Long lost landmines claim children's lives, limbs in southeast Turkey
“It must be nice to able to wear a shirt.’’
The remark above was uttered by a child I met last year, who was crippled by a landmine explosion in the majority Kurdish southeast of Turkey.
The story of this boy, who I will call Hasan, echoes that of hundreds of children in the region, whose bodies have been riddled with shrapnel due to the existence of some 400,000 landmines laid in the region in the 1990s, at the height of a conflict between the Turkish security forces and Kurdish militants.
Children in the region generally reach for what they think is a toy as they are grazing animals, out playing with their friends or en route to school. Then there is a horrifying explosion followed by a deep, dark abyss.
Turkey’s landmines and unexploded munitions are at a critical level. The country is reported to have around one million land mines. And there are another three million kept in storage and in need of destruction. These mines are not just located along the country’s borders, but also extend well into Turkey.
In the 1990s, landmines were often laid around police stations and evacuated villages. Today nobody knows where they are. Officials released a statement in 2004 saying that Turkey’s landmine map had been lost. Remarks by a certain former chief of staff suggest that Turkey never had a proper map to begin with.
Turkey signed the Ottawa Convention, also known as the Anti-Personnel Mine Ban Treaty, in 2003. It calls for the removal of mines and the protection of civilians. Accordingly, Turkey had until 2008 to get rid of all the mines in its stock and clean up all those laid by 2014. It failed to fulfil this responsibility and asked for another 10 years. The United Nations gave Turkey an additional eight years instead. In short, the country has until 2022 to get rid of all its mines. This goal appears virtually impossible to achieve.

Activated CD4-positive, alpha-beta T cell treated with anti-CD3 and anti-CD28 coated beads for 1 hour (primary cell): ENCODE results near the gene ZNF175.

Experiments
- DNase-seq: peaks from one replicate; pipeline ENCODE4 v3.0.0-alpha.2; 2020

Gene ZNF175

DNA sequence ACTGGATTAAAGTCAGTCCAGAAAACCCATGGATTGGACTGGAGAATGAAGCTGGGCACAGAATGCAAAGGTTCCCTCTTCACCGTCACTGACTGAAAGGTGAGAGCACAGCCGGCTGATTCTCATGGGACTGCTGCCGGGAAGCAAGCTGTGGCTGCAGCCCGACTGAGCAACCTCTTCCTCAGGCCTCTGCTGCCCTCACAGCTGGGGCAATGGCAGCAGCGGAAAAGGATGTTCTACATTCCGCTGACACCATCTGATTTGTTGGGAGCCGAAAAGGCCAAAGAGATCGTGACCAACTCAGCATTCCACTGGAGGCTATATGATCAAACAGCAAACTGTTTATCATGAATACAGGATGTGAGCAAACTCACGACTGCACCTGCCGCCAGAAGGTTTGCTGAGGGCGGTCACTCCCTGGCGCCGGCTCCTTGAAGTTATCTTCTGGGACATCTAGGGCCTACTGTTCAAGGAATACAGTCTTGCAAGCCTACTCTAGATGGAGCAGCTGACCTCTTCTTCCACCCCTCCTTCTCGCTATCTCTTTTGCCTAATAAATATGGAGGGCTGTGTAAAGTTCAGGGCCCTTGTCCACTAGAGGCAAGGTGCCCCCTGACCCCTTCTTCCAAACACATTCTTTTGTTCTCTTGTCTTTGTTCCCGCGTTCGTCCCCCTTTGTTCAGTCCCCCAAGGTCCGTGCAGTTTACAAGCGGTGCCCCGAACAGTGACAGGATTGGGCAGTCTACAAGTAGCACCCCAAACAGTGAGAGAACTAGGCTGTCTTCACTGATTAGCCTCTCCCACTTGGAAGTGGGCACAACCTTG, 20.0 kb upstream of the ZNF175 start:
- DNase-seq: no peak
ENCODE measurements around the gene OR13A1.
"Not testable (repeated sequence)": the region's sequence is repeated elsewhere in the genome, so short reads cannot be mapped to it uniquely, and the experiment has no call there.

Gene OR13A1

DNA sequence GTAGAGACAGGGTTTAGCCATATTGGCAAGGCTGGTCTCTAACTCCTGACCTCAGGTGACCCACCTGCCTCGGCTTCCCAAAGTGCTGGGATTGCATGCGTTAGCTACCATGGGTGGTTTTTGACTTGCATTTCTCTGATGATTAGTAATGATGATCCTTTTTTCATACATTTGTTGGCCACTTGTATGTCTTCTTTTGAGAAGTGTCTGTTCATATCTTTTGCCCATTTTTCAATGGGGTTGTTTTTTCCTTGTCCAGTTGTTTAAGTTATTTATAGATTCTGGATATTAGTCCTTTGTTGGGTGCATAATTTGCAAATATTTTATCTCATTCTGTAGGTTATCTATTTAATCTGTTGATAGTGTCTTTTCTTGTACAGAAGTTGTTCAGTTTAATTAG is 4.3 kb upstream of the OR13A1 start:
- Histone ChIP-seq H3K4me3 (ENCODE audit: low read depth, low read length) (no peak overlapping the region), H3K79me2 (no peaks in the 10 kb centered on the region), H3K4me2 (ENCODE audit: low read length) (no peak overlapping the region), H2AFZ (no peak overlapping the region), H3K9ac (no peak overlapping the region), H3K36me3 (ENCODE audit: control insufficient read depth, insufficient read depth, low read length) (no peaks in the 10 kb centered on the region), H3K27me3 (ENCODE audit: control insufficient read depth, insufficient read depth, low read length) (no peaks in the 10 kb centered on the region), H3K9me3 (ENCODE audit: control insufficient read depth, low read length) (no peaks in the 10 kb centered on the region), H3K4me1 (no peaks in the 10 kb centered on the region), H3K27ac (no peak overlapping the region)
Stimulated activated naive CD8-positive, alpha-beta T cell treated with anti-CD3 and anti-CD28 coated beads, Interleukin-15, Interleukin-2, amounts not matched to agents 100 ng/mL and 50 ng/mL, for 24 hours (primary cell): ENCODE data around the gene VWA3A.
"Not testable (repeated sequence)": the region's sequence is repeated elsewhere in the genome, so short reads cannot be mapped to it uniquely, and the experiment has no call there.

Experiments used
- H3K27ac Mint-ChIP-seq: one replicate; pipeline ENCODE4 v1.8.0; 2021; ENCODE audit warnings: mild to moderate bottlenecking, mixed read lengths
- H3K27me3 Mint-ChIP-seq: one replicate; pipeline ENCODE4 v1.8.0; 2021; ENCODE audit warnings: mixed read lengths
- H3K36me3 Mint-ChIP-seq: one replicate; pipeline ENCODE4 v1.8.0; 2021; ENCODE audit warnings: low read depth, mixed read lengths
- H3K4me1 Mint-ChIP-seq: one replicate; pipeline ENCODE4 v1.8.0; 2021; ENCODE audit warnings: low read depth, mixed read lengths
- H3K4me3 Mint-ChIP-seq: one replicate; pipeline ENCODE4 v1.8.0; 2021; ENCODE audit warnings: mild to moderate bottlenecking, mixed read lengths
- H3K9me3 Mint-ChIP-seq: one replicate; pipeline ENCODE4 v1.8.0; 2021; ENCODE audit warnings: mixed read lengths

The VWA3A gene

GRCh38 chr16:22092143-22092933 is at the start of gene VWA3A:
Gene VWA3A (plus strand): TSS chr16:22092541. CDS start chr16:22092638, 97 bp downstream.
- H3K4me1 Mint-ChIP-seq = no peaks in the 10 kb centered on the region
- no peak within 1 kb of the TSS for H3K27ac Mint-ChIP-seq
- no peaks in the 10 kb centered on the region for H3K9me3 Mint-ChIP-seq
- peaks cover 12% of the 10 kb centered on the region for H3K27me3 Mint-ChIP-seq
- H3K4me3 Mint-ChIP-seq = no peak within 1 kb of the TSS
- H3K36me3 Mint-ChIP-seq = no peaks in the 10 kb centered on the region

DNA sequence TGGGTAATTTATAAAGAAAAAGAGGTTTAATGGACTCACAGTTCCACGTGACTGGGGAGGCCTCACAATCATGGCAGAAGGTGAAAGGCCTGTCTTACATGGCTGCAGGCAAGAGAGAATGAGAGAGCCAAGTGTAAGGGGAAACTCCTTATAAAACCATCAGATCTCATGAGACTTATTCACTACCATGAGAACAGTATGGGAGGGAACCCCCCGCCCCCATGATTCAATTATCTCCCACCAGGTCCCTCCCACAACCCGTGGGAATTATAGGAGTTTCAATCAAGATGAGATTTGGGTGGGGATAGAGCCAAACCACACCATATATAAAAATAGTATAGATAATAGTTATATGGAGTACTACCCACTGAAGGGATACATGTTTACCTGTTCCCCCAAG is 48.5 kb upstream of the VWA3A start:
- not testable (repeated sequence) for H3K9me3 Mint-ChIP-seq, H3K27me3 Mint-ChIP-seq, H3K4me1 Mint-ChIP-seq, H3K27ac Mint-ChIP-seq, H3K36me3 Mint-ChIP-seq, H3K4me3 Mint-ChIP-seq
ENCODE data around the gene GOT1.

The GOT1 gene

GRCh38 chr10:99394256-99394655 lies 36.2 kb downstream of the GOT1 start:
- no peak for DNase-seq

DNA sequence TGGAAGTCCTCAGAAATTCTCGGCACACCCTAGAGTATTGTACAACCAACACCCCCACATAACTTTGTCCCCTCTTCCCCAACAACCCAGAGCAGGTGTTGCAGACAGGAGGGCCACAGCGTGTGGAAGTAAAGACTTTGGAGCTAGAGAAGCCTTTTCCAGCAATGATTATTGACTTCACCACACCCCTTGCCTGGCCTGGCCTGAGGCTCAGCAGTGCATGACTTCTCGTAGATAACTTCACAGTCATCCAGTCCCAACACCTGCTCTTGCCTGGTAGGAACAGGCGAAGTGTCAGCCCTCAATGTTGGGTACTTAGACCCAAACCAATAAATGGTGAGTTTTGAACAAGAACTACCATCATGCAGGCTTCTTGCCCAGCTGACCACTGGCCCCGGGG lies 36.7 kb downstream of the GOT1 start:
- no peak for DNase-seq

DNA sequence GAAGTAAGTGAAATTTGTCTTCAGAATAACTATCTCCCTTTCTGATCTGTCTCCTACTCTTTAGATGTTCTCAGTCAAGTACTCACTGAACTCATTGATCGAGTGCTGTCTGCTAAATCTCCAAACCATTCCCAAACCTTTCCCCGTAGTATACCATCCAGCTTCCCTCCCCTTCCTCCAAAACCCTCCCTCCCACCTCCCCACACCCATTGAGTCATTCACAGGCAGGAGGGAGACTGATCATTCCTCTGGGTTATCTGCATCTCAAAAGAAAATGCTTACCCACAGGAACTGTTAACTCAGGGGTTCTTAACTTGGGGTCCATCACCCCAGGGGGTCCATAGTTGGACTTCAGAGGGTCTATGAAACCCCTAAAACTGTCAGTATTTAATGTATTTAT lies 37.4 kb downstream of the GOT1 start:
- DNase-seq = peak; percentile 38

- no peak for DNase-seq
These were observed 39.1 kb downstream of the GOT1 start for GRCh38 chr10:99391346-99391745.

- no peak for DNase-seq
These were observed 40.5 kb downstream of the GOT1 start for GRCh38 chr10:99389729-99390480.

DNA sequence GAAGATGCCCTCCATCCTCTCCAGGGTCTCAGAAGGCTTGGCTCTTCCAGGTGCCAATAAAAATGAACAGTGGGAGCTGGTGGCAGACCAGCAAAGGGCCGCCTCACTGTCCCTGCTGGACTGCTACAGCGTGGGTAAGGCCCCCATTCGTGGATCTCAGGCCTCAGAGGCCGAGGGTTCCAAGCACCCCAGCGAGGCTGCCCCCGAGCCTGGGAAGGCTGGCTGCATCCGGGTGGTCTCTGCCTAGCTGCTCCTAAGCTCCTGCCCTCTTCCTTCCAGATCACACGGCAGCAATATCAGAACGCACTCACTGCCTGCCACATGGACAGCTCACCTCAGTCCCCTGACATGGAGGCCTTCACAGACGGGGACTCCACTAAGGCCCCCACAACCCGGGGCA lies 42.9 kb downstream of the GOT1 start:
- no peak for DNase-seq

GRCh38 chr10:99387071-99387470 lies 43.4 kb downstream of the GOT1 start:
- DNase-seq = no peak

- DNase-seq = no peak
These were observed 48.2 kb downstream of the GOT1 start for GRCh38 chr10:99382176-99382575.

There have been a few positive developments. In 2015, Turkey founded the Turkish Mine Action Centre (MAFAM) under the auspices of the Defence Ministry. It began working to remove landmines immediately after it was established. Moreover, with funding received from the European Union and in cooperation with the United Nations Development Programme (UNDP), a new project was launched to rid the country’s eastern borders of the ordnance.
Landmine removal started, beginning with Turkey’s eastern borders. I can say that this project was among the most valuable of all those carried out with EU funding with the UNDP, because the initiative is saving lives. Each mine removed means potentially saving a child or a refugee looking to cross the border or any person it may have affected. As such, it is very valuable.
Returning to the victims of landmines...
People were able to receive some help after a change in Turkey’s Social Security Institution (SGK) laws in 2012, which helped them obtain artificial limbs and medical treatment. Medical teams travelled to the country’s most remote locations, bringing with them prostheses. For those who had lost their limbs or eyes in explosions, officials reaching out to them for aid was incredibly important.
However, about three years ago, the government cut support for medics working on this initiative and subsequently many medical companies went south. Then inflation rates soared, along with the price of prostheses.
In the end, the region’s landmine victims were abandoned to their own fate. It now appears very difficult for them to obtain artificial limbs. The aid given by the SGK accounts for one third of the cost of artificial limbs and children who are growing are in constant need of new ones.
A good Samaritan came to the aid of Hasan and he now has arms and can wear shirts. But what about all the other children we cannot reach? What will happen to them?
We just celebrated International Land Mine Awareness Day on April 4. But, unfortunately in Turkey, there is not effort to mark this occasion by public institutions or civil society.
There are Hasans playing in fields in the east of the country, dangerously close to landmines. And we are far away from protecting them.